South Korean POW finally discharged from army
Tuesday, January 20, 2004
CHIRWON, South Korea -- A South Korean prisoner of war who returned home last month after being held 50 years in North Korea was formally discharged from the army Monday as a military brass band played on a snowy parade ground outside Seoul. "I am overwhelmed by emotion," said 72-year-old Jun Yong-il, dressed in a crisp new uniform, as 350 current members of his unit, the Blue Star 6th Army Division, stood at attention and presented arms. Jun is the latest of more than 30 South Korean POWs who have escaped the North since 1994, as the communist country relaxed control over the movements of its hunger-stricken populace.
Jun's return has helped galvanize the South's resolve to pursue the fate of at least 300 others still believed held.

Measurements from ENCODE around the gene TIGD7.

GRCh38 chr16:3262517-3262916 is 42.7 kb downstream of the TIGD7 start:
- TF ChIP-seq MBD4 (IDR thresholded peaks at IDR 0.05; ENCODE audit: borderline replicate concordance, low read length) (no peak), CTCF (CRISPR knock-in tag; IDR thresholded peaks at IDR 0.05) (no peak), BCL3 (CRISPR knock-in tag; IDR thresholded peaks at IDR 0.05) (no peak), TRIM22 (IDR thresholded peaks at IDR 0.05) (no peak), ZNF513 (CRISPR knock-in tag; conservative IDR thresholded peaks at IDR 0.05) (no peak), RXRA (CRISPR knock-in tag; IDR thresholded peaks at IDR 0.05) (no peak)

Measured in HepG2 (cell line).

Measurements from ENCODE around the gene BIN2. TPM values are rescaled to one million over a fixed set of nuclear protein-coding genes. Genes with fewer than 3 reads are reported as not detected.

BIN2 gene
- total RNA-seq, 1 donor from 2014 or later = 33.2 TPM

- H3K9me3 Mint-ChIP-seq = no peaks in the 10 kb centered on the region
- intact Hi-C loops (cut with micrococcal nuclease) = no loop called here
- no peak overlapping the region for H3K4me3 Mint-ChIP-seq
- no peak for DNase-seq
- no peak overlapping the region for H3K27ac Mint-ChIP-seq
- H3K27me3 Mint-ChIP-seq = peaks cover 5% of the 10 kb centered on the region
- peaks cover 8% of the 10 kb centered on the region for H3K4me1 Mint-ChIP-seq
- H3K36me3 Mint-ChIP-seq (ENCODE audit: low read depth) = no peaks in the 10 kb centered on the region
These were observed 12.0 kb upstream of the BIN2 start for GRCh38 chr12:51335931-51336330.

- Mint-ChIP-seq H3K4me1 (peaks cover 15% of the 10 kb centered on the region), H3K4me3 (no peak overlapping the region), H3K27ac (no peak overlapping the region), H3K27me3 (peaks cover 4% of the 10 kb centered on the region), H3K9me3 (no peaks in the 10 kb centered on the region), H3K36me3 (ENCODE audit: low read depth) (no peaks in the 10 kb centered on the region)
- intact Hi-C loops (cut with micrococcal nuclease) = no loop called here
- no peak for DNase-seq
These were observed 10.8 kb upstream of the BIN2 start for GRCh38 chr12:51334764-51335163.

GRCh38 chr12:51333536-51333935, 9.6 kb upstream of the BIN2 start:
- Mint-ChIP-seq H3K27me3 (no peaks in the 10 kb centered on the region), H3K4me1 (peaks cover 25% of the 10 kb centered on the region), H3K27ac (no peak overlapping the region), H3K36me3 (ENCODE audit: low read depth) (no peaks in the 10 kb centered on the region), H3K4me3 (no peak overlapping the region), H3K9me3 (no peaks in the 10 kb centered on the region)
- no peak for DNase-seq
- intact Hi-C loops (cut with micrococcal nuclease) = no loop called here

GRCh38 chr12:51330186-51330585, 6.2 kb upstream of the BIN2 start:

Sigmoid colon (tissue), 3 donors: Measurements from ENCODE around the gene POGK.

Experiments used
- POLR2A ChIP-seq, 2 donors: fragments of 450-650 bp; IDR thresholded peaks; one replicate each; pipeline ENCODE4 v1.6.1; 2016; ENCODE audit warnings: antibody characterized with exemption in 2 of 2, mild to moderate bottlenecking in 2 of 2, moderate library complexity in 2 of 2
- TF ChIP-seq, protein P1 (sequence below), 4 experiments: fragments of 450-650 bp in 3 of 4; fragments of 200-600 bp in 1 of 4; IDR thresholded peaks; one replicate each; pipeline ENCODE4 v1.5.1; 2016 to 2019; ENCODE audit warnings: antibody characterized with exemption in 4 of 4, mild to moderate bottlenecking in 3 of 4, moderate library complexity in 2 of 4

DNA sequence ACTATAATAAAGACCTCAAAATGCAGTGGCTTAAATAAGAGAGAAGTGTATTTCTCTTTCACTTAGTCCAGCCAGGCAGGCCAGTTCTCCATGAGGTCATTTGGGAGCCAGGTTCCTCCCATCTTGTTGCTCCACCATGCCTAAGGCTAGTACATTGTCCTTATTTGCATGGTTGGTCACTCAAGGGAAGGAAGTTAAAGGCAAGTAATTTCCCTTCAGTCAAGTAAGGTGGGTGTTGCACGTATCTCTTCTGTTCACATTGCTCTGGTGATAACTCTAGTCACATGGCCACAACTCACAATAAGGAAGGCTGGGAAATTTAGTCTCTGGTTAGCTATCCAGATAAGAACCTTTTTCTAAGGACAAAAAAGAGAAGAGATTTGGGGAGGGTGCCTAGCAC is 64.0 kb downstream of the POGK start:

Chinese forces, who fought alongside the North Koreans, captured Jun in July 1953 -- days before a truce ended the three-year war.
Jun was first held in a POW camp but later worked in a mine and then several factories.
Last June, he reportedly swam across the North's river border into China, where he was arrested. After lengthy negotiations, China allowed him to fly to South Korea on Dec. 24.
Jun, a private first class when captured, was promoted to staff sergeant before his discharge and reviewed troops at his farewell ceremony.
Among those present were 12 veterans from his unit, including his former platoon leader.
"I thought all my platoon members were dead except me," Lt. Lee Bo-young said. "I can hardly imagine what hardship you must have gone through in North Korea."
Jun declined to talk about his time in North Korea, saying only: "I'm glad to be home, to return to my country, my hometown and my old unit."
After his discharge, he went to his hometown of Youngchon, where his 80-year-old sister, Jun Yong-mok, said she planned to "feed him well."
"This is a miracle he could come back home alive after all that hardship in North Korea," she said.